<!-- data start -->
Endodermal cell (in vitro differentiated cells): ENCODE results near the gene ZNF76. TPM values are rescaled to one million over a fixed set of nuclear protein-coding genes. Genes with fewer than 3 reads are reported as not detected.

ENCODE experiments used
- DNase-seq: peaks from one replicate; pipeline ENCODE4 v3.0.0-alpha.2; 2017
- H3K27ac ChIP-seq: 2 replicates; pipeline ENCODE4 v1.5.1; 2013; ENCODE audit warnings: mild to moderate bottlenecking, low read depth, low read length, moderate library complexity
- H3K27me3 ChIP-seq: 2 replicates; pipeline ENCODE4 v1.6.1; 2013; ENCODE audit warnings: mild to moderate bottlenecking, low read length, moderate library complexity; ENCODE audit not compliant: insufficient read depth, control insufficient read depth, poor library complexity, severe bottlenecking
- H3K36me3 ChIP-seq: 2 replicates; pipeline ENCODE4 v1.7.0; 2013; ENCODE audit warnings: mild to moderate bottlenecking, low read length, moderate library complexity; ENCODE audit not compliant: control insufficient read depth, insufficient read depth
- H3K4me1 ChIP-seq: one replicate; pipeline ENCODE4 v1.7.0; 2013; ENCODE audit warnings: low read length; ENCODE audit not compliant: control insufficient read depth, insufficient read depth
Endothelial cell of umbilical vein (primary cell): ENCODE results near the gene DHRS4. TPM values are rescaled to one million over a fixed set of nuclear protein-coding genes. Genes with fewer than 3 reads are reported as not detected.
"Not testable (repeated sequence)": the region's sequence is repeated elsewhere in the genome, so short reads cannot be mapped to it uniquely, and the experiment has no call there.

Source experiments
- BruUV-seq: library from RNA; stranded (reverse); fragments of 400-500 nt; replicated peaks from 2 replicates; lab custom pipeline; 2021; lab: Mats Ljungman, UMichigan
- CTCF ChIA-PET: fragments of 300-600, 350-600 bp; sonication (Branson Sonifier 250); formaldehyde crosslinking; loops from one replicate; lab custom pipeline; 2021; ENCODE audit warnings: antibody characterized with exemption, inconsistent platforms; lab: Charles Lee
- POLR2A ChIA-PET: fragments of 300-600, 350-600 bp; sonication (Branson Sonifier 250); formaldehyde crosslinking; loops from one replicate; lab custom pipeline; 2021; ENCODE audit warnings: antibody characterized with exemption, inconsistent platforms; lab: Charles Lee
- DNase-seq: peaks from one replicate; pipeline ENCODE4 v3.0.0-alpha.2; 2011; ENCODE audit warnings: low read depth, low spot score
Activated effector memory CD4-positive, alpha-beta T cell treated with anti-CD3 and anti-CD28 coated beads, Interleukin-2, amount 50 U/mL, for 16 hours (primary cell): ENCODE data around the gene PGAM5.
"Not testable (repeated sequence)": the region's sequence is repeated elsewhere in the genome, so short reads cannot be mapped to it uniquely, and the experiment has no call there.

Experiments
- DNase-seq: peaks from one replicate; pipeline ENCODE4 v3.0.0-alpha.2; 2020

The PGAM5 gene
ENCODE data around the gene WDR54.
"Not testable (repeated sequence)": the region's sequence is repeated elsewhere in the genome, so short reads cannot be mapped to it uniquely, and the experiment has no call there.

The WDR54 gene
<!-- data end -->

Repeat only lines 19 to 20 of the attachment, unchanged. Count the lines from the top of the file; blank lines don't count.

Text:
The PGAM5 gene
ENCODE data around the gene WDR54.